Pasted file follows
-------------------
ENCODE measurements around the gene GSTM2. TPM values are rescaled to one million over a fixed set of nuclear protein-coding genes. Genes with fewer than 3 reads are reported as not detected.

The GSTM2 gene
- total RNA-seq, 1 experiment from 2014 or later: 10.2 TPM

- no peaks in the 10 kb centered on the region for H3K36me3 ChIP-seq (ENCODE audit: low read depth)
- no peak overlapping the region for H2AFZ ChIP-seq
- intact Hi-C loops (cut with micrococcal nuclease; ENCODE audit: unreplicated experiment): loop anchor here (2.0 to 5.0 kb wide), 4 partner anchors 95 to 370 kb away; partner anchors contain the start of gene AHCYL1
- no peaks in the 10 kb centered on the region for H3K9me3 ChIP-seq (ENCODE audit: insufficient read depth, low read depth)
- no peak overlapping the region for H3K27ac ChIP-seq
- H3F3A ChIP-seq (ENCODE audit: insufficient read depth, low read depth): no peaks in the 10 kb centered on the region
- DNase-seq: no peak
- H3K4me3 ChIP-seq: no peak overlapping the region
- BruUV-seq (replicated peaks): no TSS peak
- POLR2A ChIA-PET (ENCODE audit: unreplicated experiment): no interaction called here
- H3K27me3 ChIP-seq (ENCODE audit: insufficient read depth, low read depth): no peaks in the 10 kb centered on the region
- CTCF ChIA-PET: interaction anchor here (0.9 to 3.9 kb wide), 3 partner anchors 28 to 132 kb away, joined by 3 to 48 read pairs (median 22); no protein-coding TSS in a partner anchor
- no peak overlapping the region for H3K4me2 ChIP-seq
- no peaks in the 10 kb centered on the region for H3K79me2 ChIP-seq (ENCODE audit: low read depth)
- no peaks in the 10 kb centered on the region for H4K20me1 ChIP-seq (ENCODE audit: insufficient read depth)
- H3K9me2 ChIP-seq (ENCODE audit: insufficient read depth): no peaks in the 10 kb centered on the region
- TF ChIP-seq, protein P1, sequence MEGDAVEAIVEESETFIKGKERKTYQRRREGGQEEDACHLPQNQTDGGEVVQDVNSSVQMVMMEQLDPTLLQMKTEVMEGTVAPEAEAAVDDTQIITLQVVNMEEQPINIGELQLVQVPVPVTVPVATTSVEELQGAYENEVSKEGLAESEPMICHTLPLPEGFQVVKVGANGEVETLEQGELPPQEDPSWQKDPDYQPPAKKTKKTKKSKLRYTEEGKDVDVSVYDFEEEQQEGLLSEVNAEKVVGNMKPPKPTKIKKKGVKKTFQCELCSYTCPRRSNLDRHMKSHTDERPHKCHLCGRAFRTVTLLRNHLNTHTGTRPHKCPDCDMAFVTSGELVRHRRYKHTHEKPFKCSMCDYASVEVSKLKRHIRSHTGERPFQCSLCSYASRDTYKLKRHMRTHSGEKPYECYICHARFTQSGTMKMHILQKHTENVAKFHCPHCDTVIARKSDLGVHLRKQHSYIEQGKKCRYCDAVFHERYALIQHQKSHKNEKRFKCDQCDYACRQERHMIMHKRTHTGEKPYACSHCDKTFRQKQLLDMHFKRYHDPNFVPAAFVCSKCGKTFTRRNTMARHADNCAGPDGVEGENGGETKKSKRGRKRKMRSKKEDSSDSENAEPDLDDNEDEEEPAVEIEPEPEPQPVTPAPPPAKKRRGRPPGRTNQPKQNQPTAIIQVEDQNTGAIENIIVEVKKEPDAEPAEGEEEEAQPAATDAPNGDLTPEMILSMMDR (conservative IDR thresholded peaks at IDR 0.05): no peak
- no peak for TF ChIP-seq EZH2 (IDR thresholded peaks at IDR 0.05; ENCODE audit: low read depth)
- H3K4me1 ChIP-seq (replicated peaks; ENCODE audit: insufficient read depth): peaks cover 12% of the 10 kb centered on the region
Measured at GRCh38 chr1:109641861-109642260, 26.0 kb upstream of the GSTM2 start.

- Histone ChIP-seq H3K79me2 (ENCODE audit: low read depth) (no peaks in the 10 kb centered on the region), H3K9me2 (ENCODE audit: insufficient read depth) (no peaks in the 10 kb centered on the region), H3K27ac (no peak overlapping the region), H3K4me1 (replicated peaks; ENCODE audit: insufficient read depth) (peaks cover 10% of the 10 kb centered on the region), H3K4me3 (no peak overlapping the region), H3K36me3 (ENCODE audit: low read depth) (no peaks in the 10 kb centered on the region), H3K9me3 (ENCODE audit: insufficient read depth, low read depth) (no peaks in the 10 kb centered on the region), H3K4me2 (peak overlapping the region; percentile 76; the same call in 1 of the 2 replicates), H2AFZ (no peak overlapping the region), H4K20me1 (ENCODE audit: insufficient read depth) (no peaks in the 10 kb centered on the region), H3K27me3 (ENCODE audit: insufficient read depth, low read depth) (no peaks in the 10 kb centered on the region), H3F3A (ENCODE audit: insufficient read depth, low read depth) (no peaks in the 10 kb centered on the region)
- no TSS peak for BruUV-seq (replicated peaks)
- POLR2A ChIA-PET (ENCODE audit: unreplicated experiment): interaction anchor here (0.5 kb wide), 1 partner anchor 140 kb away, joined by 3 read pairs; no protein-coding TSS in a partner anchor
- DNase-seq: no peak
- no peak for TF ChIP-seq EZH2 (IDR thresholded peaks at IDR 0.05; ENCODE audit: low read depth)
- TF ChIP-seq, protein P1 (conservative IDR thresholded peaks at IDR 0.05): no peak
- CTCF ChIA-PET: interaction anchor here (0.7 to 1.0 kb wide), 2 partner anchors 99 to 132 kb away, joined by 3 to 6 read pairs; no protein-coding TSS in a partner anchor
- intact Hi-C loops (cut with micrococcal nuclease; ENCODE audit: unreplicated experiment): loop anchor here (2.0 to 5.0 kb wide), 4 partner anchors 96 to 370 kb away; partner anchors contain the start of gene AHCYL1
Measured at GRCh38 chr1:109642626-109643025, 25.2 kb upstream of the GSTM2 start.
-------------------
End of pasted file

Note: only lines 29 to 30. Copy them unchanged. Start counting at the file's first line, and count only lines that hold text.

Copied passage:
- TF ChIP-seq, protein P1 (conservative IDR thresholded peaks at IDR 0.05): no peak
- CTCF ChIA-PET: interaction anchor here (0.7 to 1.0 kb wide), 2 partner anchors 99 to 132 kb away, joined by 3 to 6 read pairs; no protein-coding TSS in a partner anchor